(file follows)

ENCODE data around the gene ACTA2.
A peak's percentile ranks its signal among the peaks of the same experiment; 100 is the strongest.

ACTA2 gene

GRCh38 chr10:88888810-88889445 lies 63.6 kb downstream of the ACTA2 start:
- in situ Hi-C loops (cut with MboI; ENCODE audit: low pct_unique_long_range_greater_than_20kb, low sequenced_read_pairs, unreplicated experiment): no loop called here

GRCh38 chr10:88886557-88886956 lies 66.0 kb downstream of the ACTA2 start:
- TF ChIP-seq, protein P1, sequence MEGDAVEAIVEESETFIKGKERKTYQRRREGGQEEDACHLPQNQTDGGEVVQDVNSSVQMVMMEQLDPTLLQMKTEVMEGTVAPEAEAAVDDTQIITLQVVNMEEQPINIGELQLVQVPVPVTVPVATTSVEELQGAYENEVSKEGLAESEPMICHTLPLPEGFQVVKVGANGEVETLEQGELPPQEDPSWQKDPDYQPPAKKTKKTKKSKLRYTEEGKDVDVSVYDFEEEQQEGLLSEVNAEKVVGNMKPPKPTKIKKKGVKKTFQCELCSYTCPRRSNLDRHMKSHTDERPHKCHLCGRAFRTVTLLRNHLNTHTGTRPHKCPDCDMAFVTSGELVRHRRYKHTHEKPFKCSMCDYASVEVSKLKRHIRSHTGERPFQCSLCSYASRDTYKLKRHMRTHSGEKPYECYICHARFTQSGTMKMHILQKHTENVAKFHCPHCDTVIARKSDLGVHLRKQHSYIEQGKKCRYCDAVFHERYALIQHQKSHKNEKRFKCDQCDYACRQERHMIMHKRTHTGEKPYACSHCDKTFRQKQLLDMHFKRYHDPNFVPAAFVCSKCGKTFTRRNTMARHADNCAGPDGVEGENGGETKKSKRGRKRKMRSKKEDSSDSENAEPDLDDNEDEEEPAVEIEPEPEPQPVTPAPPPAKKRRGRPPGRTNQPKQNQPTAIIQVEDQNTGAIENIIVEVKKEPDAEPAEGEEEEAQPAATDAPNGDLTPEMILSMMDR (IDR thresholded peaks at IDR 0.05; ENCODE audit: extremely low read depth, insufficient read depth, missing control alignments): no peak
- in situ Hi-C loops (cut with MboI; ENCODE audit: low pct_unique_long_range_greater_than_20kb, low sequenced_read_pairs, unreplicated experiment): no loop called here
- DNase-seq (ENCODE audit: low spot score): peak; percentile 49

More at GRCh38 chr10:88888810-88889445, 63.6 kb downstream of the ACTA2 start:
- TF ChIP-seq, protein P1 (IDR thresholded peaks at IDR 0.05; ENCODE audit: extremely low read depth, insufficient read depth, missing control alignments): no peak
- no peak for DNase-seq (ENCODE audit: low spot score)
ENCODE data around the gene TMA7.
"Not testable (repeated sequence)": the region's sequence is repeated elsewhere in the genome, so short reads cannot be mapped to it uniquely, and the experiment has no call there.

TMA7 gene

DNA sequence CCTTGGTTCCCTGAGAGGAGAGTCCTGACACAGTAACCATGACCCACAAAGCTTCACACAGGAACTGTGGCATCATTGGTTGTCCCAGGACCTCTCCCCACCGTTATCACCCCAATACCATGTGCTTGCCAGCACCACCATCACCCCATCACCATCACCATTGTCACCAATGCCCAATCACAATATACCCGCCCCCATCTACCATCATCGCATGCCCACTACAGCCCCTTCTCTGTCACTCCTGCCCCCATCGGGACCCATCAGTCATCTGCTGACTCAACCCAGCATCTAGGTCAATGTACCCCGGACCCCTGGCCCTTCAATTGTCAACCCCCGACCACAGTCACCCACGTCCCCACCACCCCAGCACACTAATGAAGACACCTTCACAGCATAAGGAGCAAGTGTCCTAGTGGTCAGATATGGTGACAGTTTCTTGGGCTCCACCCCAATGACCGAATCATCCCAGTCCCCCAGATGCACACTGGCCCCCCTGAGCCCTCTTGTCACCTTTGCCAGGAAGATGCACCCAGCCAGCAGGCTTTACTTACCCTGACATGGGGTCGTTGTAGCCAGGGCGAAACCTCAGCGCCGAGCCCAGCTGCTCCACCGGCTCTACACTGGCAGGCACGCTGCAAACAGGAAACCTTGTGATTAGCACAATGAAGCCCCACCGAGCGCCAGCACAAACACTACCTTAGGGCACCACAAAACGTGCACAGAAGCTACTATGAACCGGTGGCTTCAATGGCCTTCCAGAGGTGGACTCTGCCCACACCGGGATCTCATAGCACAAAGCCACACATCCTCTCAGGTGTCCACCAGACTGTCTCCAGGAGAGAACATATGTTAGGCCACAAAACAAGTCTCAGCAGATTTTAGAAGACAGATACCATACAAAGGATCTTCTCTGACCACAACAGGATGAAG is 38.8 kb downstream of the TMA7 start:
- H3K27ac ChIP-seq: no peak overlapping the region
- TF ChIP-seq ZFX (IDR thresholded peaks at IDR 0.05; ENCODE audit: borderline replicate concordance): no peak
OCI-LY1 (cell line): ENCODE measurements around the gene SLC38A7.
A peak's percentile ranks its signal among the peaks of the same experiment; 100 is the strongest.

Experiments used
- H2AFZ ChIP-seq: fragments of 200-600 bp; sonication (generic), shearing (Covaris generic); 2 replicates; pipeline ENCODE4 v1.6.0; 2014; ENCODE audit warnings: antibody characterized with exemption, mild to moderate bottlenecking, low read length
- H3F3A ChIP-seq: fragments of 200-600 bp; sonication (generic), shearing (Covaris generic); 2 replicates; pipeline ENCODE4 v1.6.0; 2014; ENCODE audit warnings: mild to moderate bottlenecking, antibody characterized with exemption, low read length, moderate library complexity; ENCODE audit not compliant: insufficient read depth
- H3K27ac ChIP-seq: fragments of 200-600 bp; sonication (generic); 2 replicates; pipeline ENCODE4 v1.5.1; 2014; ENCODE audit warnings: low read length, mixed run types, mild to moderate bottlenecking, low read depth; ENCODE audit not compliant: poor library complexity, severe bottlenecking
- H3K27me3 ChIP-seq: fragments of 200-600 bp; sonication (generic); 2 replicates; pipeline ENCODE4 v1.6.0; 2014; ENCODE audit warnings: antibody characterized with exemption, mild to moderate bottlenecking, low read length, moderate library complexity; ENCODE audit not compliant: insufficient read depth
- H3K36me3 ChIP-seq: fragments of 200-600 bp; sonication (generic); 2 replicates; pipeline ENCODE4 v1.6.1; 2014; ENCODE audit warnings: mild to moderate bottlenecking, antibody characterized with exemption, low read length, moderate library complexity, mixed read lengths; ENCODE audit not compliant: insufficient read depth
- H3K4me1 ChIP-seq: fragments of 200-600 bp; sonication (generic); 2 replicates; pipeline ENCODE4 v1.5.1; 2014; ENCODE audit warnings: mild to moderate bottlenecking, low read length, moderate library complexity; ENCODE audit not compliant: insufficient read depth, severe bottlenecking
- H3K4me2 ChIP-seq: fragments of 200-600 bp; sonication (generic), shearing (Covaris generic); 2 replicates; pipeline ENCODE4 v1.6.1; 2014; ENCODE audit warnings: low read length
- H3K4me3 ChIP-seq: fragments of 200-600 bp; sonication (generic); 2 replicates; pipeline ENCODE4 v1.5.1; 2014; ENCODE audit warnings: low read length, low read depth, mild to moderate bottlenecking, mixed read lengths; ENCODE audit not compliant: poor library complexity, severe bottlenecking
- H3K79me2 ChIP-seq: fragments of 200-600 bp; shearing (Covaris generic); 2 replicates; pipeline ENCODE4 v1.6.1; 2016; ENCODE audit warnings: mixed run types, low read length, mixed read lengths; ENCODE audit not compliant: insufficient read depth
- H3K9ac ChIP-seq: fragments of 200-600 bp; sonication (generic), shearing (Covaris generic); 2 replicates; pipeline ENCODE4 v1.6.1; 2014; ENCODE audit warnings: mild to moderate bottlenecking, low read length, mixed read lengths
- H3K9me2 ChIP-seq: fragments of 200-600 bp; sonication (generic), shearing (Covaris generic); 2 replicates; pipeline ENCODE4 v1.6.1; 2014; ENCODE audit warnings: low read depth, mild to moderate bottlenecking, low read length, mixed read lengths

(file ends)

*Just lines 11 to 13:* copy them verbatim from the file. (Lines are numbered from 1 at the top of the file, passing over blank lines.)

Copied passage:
- TF ChIP-seq, protein P1 (IDR thresholded peaks at IDR 0.05; ENCODE audit: extremely low read depth, insufficient read depth, missing control alignments): no peak
- no peak for DNase-seq (ENCODE audit: low spot score)
ENCODE data around the gene TMA7.